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Arts Council targets youth

In the last few years of its 42-year life, it's struggled and scraped, eeking out a meagre existence while trying to attract attention and funding. But the Community Arts Council of Richmond (CACR) has found a new spark of late.

In the last few years of its 42-year life, it's struggled and scraped, eeking out a meagre existence while trying to attract attention and funding.

But the Community Arts Council of Richmond (CACR) has found a new spark of late.

It's a spark that was first felt in the fall of last year when CACR took part in the nationwide Culture Days festival of art, putting on a host of arts-related activities for adults and kids.

However, it was the kids who seemed more interested in what CACR had to offer that day and it's for that reason the volunteer run association is going down the youth route once more.

"Last year, we had things for both adults and kids, but it was much more popular with the kids, most of the adults were trying to drag their kids away," said Margaret Stephens, CACR treasurer.

"So we decided to go exclusively after the kids this year and tailor everything to them.

"I think also parents are now beginning to realize that art is an important factor in their kids' lives and that it can have a positive impact."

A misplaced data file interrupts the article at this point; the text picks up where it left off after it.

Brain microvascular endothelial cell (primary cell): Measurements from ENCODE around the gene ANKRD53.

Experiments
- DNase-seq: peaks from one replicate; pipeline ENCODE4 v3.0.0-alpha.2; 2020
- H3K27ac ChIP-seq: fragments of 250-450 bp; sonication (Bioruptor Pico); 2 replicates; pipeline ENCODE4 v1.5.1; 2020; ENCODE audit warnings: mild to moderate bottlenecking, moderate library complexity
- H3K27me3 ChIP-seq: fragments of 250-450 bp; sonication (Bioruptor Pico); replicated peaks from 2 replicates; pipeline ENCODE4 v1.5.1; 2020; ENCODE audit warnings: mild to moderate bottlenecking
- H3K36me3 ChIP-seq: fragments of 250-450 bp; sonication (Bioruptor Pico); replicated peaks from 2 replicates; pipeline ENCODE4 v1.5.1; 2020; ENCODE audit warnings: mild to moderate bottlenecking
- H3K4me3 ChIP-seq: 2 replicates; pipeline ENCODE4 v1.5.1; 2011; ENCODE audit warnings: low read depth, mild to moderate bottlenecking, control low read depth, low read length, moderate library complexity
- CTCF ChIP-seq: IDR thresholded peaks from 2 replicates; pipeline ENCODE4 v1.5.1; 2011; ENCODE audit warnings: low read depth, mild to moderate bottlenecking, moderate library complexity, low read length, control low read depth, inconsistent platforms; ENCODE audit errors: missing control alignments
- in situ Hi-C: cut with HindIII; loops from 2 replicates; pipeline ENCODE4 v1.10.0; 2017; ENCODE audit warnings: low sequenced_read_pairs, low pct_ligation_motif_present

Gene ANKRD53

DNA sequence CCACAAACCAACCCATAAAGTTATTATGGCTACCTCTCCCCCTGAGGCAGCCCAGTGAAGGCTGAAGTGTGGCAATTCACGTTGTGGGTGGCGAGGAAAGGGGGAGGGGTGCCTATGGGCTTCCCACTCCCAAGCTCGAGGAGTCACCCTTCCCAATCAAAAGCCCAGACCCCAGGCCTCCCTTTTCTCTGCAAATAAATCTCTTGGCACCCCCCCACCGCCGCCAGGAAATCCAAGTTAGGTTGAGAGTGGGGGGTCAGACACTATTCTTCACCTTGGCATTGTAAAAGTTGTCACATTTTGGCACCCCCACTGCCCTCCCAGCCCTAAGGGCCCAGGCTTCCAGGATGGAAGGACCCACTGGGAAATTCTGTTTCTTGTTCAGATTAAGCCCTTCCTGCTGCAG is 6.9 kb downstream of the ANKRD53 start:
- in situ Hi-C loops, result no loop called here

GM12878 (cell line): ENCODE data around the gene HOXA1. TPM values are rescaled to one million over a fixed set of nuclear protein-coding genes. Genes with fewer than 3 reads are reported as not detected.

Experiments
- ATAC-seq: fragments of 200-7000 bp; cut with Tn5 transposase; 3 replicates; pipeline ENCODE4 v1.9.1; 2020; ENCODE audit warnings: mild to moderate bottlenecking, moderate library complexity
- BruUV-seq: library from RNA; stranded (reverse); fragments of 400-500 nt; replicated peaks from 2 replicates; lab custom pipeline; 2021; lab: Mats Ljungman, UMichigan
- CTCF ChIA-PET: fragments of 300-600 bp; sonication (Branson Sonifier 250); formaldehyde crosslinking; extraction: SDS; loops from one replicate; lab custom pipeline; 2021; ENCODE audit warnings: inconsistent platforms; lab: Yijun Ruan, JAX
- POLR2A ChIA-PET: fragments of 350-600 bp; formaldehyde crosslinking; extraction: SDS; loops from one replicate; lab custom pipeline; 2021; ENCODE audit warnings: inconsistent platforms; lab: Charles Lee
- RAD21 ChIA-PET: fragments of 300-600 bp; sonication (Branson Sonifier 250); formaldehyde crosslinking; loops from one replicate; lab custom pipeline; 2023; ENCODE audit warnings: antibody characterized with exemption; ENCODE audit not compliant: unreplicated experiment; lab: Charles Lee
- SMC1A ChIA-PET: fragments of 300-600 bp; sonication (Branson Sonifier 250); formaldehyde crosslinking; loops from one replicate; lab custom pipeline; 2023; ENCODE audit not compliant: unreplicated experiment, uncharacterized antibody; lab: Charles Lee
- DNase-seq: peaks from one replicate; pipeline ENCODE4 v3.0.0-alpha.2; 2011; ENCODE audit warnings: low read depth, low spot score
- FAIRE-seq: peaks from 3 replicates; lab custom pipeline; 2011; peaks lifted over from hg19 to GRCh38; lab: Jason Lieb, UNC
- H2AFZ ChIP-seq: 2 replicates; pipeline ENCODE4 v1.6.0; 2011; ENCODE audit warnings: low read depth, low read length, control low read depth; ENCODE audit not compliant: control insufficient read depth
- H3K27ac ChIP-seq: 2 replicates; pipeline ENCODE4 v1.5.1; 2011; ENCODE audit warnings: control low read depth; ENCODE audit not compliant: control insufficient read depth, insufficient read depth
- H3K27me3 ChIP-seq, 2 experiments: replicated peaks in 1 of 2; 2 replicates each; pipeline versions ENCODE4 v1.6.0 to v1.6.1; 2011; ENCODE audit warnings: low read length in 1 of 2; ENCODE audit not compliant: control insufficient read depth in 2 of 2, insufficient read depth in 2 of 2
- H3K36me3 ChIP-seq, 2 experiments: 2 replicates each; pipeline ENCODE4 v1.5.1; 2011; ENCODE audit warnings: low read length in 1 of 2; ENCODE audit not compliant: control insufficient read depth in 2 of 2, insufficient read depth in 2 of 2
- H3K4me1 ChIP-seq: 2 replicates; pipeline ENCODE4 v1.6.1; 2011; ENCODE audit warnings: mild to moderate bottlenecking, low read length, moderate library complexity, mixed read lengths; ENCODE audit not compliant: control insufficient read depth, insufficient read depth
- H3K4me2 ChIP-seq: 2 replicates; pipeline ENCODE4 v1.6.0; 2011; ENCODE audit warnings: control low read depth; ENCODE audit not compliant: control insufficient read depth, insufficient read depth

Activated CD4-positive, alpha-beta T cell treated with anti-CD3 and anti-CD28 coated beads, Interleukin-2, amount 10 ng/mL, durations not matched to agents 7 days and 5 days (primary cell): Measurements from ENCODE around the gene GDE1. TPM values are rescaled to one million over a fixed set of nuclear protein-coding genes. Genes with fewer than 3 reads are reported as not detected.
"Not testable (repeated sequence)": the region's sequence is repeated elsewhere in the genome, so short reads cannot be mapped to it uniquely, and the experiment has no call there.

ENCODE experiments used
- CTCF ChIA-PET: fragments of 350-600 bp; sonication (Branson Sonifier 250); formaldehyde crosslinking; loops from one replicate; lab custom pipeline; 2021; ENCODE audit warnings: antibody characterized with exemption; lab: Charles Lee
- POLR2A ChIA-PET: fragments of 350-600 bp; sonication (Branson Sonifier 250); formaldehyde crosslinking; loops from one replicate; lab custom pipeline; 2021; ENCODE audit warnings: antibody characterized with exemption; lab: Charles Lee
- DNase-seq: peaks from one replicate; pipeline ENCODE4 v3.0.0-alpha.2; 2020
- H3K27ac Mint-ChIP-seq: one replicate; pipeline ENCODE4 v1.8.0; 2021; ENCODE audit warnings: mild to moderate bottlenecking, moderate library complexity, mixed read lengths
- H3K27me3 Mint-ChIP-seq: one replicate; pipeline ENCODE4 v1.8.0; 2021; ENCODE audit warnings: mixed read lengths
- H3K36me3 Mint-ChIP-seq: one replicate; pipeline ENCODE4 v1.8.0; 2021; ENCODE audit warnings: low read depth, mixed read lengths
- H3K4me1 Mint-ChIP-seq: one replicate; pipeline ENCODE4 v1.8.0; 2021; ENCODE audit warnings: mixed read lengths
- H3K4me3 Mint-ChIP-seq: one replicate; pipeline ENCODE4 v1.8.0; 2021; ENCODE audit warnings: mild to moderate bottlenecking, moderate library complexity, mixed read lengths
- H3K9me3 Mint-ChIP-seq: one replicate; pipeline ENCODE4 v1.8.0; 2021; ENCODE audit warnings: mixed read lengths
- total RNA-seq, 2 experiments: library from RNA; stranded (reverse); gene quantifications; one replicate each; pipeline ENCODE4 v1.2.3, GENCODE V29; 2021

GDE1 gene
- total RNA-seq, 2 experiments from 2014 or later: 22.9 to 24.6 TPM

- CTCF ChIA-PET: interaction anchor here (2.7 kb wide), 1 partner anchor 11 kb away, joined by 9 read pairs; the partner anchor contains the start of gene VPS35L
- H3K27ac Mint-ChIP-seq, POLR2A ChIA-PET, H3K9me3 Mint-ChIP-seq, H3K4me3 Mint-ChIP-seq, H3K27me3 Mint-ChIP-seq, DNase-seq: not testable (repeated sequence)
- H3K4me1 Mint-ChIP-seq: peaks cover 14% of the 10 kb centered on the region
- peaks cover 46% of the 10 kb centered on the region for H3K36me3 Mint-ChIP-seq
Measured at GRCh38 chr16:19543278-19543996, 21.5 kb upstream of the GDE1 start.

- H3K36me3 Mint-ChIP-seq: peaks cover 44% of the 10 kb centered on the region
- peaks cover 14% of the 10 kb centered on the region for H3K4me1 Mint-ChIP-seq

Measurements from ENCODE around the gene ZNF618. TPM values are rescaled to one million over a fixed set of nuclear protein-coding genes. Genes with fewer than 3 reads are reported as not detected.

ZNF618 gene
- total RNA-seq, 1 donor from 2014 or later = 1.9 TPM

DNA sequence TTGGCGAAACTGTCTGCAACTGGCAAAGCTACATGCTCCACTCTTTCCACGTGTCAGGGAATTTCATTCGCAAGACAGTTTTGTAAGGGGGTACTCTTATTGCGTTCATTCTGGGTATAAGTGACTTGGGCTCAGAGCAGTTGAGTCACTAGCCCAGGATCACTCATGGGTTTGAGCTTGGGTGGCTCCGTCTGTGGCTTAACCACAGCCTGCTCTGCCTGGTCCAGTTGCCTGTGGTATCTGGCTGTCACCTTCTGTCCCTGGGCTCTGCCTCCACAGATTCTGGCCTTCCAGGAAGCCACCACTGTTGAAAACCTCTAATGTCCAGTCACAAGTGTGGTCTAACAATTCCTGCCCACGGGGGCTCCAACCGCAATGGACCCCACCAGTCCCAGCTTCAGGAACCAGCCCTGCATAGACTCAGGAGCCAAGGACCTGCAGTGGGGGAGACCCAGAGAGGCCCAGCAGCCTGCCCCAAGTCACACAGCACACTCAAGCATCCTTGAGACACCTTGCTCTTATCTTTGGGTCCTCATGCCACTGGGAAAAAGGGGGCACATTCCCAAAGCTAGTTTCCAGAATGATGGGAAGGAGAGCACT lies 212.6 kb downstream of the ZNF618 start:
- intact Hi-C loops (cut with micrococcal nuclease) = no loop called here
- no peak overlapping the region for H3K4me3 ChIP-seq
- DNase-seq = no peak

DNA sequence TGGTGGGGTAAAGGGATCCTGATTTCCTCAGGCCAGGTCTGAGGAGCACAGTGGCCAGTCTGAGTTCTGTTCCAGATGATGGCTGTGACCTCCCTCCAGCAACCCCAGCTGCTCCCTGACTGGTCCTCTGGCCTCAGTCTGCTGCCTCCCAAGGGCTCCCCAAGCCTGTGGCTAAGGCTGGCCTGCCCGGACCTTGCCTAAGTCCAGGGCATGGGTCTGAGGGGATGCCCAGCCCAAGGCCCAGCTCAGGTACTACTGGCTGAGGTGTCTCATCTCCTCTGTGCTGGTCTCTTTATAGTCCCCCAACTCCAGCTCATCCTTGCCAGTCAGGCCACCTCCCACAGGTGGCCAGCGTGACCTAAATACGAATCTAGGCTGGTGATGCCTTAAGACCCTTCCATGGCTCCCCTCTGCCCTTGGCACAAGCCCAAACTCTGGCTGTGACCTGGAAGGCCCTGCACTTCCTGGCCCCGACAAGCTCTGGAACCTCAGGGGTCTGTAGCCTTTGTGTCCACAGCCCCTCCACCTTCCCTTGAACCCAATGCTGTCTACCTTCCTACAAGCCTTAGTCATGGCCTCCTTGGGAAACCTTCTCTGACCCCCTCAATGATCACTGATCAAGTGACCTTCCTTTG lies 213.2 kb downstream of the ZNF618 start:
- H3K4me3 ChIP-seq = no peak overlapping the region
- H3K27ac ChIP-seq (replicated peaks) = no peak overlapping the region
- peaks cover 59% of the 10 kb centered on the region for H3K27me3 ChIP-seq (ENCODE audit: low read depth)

Culture Days runs Friday, Saturday and Sunday, Sept. 28, 29 and 30 at more than 50 locations across Richmond - all of which are free.

CACR's contribution to the festival this year takes place on the Sunday at Thompson Community Centre on Granville Avenue and Lynas Lane from 11 a.m. to 5 p.m.

They will have lots of fun activities, such as: Play with Clay; make miniatures from PlayDough; make and take a Halloween card; face painting; a colouring station; decorate a mask; and CACR's own brand of "rock, paper, scissors, where children can paint a rock, create a painting on paper or create their own collage.

"Everyone has a talent and it's just a case of bringing it out in them," said Stephens.

"If we give them a positive experience then maybe it will encourage them to take up art and have a positive impact on their lives.

"Maybe they're not good at sports or even academically, but if they find something they're good at, it can make a big difference in their lives."

Artists, organizations and community groups in Richmond are hosting more than 50 free participatory arts and culture activities during the Culture Days weekend.

For more information. Log onto www. culturedays.ca or pick up a brochure at the Richmond Cultural Centre or your local community centre.

acampbell@richmond-news.com